Mom says son's vaping overdose at school nearly killed him

BUTTS COUNTY, Ga. — The mother of a teen who recently overdosed after vaping THC wax is speaking out, hoping other kids and parents become aware of the danger. THC is the active ingredient in cannabis.

Lacey Turner, of Butts County, wants to spare other parents the anguish that she and her son Bailey went through.

Turner told Channel 2's Tom Regan her son could barely keep his eyes open and his blood pressure was dangerously low at the time of the incident.

“When I pulled up to the school, they were loading Bailey on the ambulance," Turner said.

Turner walked Regan through the harrowing day in January when paramedics rushed her 16-year-old son to the hospital.

She said he collapsed after taking a single hit of THC vaping wax, provided by a friend, in the high school cafeteria.

"He continued to vomit in the bathroom and passed out until someone came in and found him,” Turner said.


After arriving at the hospital emergency room, the teen was still unconscious and had an extremely fast heartbeat and low blood pressure.

"Cognitively, he was completely disassociated. You pretty much had to slap him and get him to open his eyes," Turner said.

Turner, a nurse, first thought her son had overdosed on opioids, and so did the emergency room doctors. They administered an overdose reversing drug.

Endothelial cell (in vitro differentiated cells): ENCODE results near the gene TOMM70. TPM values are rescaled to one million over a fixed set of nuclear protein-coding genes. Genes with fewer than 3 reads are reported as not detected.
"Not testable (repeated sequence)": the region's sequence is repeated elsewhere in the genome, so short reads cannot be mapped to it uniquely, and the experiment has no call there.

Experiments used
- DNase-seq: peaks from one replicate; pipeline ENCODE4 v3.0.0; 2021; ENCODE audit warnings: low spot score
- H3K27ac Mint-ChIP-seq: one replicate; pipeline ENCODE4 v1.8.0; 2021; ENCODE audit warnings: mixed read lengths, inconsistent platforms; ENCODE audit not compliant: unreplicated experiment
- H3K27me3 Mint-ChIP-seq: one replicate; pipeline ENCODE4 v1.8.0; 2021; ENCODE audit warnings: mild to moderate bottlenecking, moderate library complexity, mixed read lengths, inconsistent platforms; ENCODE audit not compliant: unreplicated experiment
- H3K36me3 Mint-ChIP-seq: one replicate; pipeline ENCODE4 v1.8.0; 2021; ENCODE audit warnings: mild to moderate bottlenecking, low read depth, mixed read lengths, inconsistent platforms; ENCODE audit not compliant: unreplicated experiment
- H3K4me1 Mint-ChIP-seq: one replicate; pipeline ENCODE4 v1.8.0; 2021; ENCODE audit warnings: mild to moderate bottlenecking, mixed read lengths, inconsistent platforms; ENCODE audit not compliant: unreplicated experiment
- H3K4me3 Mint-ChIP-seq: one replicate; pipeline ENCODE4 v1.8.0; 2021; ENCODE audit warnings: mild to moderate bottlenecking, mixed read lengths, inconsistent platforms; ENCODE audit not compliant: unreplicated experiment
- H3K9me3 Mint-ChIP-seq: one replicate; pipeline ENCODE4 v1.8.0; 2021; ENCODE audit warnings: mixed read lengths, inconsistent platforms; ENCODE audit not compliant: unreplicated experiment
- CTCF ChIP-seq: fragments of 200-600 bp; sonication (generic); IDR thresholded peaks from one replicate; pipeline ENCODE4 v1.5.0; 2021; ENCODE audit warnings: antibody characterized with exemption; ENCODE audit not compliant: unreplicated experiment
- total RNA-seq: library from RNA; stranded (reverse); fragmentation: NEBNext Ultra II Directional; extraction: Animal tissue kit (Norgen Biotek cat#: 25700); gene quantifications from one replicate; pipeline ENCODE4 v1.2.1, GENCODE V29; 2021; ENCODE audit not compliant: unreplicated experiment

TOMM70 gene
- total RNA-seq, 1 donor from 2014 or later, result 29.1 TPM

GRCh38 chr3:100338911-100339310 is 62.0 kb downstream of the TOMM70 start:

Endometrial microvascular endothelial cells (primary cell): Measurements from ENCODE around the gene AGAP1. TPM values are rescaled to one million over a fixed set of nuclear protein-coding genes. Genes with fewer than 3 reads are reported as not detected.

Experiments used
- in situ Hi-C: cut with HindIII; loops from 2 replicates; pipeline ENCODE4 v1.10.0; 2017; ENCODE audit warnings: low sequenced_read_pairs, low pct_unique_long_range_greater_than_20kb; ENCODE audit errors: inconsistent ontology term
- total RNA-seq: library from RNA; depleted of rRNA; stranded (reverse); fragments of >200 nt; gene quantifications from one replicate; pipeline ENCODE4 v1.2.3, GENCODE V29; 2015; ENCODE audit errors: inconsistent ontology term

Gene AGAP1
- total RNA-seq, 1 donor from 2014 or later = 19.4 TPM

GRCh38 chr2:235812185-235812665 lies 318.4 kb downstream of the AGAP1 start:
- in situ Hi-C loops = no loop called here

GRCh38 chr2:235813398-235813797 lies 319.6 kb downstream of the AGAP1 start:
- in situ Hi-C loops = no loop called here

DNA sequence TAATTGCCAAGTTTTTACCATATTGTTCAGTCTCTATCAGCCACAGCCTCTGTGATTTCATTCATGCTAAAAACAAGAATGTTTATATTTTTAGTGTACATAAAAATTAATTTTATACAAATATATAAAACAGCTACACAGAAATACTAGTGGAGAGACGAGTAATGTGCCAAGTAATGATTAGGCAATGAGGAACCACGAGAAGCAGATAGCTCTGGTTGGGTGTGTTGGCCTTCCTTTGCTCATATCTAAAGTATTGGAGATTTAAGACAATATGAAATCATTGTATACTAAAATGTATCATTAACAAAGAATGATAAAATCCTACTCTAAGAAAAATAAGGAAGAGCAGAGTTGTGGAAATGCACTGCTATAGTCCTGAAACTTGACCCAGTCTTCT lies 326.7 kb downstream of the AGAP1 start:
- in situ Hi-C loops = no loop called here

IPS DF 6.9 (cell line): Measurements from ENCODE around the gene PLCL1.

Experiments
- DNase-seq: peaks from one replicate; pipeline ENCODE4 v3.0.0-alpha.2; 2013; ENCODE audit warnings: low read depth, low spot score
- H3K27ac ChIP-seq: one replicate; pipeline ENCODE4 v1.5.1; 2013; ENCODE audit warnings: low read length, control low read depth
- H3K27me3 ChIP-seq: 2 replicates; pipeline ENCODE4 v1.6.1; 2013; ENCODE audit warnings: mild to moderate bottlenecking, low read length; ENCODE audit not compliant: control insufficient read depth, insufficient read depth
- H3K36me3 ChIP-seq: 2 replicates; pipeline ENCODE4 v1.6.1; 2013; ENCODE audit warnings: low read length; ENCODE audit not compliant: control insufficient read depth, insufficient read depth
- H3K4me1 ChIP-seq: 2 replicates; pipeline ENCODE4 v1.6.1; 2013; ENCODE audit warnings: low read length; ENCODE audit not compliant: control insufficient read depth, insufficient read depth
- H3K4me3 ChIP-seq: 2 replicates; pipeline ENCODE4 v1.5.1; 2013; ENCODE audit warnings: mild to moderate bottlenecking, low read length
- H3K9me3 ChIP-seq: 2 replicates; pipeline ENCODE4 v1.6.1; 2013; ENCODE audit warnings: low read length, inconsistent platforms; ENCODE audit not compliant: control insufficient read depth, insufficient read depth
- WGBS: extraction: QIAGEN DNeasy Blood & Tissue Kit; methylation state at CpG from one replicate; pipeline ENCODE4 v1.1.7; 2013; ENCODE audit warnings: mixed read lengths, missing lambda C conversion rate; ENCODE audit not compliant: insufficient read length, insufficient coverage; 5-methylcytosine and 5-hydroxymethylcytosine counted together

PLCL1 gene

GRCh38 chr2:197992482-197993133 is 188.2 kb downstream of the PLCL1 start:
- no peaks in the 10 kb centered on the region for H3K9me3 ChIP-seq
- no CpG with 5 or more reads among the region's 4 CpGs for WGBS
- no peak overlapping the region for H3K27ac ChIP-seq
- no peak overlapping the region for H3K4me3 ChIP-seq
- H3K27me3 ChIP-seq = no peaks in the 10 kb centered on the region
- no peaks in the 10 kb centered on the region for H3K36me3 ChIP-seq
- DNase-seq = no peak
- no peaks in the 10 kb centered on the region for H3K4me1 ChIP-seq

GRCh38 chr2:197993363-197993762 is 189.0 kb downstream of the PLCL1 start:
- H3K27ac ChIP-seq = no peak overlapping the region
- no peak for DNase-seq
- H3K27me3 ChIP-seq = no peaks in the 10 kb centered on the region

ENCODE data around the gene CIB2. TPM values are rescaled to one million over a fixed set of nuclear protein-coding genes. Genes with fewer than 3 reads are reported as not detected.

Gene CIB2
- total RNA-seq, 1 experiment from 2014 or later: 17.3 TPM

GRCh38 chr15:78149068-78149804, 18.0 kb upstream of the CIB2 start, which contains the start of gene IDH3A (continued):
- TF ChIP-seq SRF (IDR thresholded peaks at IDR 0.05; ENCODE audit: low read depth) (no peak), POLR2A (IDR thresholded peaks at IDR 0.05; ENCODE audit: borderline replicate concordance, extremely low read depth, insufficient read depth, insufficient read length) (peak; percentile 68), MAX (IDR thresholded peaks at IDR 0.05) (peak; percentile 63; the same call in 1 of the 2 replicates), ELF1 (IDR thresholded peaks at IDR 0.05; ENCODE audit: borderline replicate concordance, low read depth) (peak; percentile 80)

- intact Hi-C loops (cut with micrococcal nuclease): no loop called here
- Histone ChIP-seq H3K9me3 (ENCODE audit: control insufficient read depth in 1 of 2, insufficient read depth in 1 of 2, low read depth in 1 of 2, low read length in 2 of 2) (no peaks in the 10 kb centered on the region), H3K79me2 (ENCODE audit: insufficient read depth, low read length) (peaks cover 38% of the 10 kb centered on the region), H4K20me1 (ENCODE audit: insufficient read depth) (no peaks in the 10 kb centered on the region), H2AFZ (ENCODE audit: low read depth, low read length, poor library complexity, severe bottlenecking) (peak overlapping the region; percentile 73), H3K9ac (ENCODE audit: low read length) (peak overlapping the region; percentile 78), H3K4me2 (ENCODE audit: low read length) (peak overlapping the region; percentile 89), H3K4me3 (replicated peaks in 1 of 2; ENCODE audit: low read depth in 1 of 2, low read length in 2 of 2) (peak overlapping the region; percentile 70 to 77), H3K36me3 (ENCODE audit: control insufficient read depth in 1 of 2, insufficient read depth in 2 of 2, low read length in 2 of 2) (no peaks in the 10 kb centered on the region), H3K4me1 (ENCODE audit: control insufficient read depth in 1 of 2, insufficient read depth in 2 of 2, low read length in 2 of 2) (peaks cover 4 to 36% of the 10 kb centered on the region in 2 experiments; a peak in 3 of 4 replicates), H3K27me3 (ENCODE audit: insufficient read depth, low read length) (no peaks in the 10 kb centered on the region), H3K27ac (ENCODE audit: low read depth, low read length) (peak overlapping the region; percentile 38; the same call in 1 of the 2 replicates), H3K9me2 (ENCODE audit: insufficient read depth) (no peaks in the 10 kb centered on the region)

“They gave him a shot of Narcan -- absolutely no change," Turner said.

Urine and blood tests told another story.

“He was negative for anything in his system, except THC," Turner said.

Schools in metro Atlanta have reported students falling ill after vaping THC or synthetic THC.

Turner believes the high potency is the problem.

“This form of marijuana can be 85 to 90 percent concentrated with THC,” Turner said.

The mother is thankful her son has fully recovered, but thoughts of what could have  happened still haunt her.

“My son could have passed out there in the bathroom, hit his head on the toilet on the way down and died of blunt force trauma,” Turner said.

Turner said that  when she posted her son's story on Facebook, she got responses from kids and parents across the country who had had the same experience.